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Shabbat Parashat Balak | 5769

Hemdat Hadaf Hayomi: The Obligation of a Judge to Explain his Ruling

Baba Metzia 64-70

 This week in the Daf Hayomi (69a), the Gemara tells of two business partners who came to Rav Papa twice, to resolve a dispute between them. In both cases, Rav Papa ruled against the same partner. The partner felt that the rulings of Rav Papa were contradictory and that Rav Papa was discriminating against him. Rav Papa, in order to remove this suspicion, explained to the partner the reasoning behind the two rulings. From the wording of the Gemara it appears that only because of the suspicion did Rav Papa explain his reasoning, but in other cases the judge is not required to do so.[1]

The Rishonim question this from the Gemara in Sanhedrin (31b) from which it appears that a person can always request from the judges to write the reasoning for the ruling, so that he will be able to appeal before a court of higher authority. There are a few resolutions to this seeming contradiction.

According to Rabbeinu Tam (Tosafot Baba Metzia 69b d"h Ki), the judge is usually not required to explain his ruling. Only in two cases is he required to do so. The first is where there is suspicion against him, such as in the case of the partners in Baba Metzia. The second is when one of the litigants wanted to go to a court of higher authority, but was forced to come before the local court.  In this case, as well, he can request that the judges write the reasoning behind the ruling, and this is the intent of the Gemara in Sanhedrin.

The Ramban (ibid d"h Kegon) agrees with Rabbeinu Tam but goes even further and claims that even when the judges write their ruling so that the litigant can appeal before a court of higher authority, they need not write the reasoning, but rather it is sufficient that they write the claims, proofs, and their ruling, and the other court will be able to see for themselves if they ruled properly.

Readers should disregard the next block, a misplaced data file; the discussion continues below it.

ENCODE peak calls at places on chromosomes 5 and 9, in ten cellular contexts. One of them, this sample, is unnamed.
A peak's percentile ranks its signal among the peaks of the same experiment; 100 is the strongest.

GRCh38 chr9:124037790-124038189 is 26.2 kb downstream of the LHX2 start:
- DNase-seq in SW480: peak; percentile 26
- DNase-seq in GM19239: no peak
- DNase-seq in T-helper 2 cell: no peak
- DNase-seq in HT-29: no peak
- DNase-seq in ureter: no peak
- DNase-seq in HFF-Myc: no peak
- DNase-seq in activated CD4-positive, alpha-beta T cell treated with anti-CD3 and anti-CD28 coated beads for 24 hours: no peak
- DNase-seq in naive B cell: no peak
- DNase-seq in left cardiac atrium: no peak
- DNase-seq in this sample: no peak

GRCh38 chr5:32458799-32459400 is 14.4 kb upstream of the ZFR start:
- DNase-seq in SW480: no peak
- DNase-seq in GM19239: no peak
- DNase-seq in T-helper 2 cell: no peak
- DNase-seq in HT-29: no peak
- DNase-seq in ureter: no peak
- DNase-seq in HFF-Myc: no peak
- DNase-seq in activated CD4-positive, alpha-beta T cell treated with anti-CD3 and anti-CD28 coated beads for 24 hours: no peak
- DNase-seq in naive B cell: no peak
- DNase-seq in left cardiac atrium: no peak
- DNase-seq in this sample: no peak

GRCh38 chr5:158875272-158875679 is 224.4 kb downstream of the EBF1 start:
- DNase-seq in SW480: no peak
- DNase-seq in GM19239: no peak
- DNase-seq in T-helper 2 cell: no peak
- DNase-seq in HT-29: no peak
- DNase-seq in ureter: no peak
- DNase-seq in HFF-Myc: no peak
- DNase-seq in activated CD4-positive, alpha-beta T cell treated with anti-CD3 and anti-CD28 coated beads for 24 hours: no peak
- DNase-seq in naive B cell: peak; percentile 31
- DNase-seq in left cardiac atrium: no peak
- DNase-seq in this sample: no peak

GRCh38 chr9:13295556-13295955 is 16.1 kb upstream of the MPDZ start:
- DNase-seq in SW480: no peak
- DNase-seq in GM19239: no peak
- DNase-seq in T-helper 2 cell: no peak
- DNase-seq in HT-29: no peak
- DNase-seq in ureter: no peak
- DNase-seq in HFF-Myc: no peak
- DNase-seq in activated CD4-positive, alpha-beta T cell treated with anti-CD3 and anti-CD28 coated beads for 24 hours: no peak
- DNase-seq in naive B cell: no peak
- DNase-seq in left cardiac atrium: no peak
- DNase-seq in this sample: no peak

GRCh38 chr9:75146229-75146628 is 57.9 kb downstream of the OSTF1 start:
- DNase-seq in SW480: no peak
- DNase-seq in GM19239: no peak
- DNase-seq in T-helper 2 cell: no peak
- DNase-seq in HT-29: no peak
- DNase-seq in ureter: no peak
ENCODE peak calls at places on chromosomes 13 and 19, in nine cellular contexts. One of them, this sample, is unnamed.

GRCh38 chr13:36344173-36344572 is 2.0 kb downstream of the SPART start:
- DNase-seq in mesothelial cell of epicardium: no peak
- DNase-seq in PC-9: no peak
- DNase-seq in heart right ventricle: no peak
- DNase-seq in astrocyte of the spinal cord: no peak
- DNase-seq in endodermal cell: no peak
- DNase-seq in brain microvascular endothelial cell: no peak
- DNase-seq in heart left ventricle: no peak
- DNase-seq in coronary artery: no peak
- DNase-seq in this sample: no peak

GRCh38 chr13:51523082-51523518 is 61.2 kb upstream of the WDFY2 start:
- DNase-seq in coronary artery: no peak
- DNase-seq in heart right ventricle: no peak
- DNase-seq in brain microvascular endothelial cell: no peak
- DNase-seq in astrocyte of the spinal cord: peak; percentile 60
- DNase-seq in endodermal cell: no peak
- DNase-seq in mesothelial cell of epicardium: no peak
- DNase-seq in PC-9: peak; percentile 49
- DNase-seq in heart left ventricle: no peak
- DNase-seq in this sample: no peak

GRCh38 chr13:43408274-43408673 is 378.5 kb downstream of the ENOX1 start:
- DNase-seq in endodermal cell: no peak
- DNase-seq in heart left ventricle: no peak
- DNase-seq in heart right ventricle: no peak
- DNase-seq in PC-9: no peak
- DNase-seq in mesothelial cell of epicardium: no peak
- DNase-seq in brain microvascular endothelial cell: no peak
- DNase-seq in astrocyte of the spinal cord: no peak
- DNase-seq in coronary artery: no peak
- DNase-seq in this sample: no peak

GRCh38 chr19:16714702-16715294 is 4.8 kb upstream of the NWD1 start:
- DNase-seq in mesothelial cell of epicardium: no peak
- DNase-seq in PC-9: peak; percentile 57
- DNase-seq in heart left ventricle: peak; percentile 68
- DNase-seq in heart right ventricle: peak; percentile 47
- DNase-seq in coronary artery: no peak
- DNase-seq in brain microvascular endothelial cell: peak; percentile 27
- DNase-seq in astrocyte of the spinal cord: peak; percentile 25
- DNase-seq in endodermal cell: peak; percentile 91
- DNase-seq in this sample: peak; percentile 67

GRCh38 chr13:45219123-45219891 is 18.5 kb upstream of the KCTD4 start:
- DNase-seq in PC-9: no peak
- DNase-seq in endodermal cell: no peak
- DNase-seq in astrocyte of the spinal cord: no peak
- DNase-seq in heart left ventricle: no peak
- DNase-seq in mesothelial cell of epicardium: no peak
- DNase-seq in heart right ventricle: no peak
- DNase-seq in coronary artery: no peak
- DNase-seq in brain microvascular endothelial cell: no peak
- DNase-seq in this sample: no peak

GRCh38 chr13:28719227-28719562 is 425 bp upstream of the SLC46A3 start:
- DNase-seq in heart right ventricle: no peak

The Tosafot (Sanhedrin 31b d"h Ve'im) offer a different approach. They explain that, if one of the litigants requests, the judges are always required to explain their ruling, and this is the intent of the Gemara in Sanhedrin. However, if there is suspicion against the judge, then, even without a request from the litigants, the judge must explain his ruling.

Nowadays, the Chief Rabbinate of Israel instituted that the judges of the Batei Din of the Chief Rabbinate must always explain the reasoning of their rulings in writing. In the Rabbinical Courts of Eretz Hemdah- Gazit, as well, the judges are required to write their ruling with a full explanation.


The Rishonim disagree whether a judge usually has to explain the reasoning behind his rulings, or only in special circumstances such as when there is suspicion against him or when one of the litigants has the right to appeal before a different court. Nowadays, the common practice is to always explain the reasoning behind the ruling.


[1] However, see Tosafot (69b d"h Ki) who suggests another possible explanation to the Gemara, and according to that explanation, there is no proof that Rav Papa explained his ruling only because of the suspicion.

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This edition of Hemdat Yamim is dedicated to the memory of

R ' Meir ben Yechezkel Shraga  Brachfeld


Hemdat Yamim is endowed by
Les & Ethel Sutker of Chicago, Illinois in loving memory of
Max and Mary Sutker

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